There is a small amount of research to suggest that the electromagnetic waves from your mobile phone could impact your fertility. It is based on a study that concluded that men who kept their phones in their front pockets had lower sperm levels. However, it should be noted that the men in the study were undergoing fertility treatment. That said, reducing your time spent in front of a screen could help reduce your stress levels and help you get a better night’s sleep, so it’s not a terrible idea.

Get some sleep

Speaking of sleep, everyone can benefit from seven to eight hours of sleep a night, but if you’re hoping to get pregnant, it’s key. “To enhance your fertility, try not to sleep later than 10 p.m. and sleep for seven to eight hours,” says Dr D’Alberto. “It will take  some practice if you’re not used to it, but you’ll notice how much better you will feel for it.” If sleep doesn’t come easily to you, it’s worth looking into Life Extensions Herbal Sleep PM, which helps calm and relax you without involving your hormones.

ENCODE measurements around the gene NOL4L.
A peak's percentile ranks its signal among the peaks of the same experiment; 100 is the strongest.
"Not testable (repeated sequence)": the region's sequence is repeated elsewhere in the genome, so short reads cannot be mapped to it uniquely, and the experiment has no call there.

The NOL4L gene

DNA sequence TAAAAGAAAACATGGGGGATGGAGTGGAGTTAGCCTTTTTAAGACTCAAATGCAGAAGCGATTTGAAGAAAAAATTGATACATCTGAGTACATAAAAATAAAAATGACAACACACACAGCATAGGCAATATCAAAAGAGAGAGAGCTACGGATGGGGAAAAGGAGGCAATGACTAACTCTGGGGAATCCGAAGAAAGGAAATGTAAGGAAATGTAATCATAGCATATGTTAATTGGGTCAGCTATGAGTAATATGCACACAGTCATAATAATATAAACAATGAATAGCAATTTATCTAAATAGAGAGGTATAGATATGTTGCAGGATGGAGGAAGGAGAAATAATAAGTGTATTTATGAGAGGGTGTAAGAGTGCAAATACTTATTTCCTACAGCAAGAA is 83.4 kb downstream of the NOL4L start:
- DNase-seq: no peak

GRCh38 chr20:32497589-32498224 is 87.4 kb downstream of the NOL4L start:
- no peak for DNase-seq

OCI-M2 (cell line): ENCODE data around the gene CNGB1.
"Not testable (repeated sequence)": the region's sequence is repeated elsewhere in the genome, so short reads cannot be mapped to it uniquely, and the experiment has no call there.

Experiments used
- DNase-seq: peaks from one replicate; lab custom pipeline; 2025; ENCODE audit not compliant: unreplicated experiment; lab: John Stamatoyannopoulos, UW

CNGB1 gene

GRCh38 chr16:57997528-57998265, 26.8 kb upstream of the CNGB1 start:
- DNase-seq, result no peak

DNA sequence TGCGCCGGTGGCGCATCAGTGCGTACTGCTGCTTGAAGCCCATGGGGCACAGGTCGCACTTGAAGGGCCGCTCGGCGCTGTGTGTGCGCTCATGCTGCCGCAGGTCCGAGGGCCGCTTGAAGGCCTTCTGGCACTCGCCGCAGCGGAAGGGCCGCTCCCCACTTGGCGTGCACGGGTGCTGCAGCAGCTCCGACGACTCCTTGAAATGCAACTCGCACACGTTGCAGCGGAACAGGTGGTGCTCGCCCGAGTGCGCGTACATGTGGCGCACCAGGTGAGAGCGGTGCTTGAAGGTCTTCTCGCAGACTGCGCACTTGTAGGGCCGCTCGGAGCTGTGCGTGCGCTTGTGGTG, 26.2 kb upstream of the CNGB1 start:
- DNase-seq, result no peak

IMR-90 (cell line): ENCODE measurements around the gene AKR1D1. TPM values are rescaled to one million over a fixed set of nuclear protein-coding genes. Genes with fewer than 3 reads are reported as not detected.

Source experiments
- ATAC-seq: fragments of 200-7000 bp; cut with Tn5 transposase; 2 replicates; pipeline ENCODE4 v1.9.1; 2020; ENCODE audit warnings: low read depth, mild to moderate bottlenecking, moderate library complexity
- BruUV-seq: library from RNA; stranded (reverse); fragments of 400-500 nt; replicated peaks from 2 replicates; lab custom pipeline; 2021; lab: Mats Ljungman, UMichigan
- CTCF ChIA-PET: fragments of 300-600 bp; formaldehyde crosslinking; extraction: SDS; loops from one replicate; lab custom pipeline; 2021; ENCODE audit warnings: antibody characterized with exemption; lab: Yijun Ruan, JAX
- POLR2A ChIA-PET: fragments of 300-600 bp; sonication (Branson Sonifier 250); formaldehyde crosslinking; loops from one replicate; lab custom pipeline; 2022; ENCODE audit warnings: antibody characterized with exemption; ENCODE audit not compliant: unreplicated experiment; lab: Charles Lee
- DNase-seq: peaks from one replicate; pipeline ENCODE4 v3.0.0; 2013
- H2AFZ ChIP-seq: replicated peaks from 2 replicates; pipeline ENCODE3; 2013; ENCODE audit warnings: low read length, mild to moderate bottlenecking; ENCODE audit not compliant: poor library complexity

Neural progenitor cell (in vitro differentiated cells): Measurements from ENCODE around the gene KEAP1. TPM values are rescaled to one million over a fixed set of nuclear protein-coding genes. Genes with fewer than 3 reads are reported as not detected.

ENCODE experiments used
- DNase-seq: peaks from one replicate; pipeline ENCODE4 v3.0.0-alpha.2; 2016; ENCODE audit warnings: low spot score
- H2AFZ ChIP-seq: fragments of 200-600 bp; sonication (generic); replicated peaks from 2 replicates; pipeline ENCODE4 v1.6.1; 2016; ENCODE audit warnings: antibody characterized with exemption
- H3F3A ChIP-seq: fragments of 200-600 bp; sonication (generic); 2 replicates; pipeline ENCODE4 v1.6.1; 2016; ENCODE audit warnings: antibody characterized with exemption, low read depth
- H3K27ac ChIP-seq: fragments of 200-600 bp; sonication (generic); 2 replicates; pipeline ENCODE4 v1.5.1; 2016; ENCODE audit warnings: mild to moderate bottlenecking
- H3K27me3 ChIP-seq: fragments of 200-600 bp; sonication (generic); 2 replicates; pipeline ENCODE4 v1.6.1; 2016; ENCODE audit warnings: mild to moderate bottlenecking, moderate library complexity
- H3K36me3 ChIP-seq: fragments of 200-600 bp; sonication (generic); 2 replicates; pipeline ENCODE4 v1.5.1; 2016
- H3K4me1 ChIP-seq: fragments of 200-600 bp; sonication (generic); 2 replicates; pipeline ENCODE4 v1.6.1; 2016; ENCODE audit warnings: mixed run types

While some of these tips might work wonders for you, everyone is different and if you are struggling to conceive we always recommend seeking advice from your doctor. For more information on Dr Attilio D’Alberto, click here.

Men Have A Biological Clock Too

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For most women the knowledge of the inevitable ticking of their biological clock is drummed into them from a young age and for the large part, fertility is usually a topic targeted towards them. If we want children, we’re actively encouraged to bear them in our prime (and in fertility terms, that’s before you hit your late 30s). Up until now men haven’t had the same age restrictions, but a fresh wave of research is starting to raise questions.  Read More…

Zinc Supplements Uses, Side Effects & Benefits

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Zinc is an important mineral that is found in every single cell of the body. The red and white blood cells, our bones, retina, kidneys, pancreas and liver all store zinc. The tenth most common element in the human body, zinc is vital for the functioning of more than 300 hormones and countless enzyme systems in the body. Zinc is also vital for cells to divide and replicate during the production of new tissues. Most of us assume that we have sufficient zinc from our diet, however there is growing amount of evidence that approximately 20% of the world’s population is deficient in zinc, which equates to one in five of us. This deficiency is irrespective of where you live.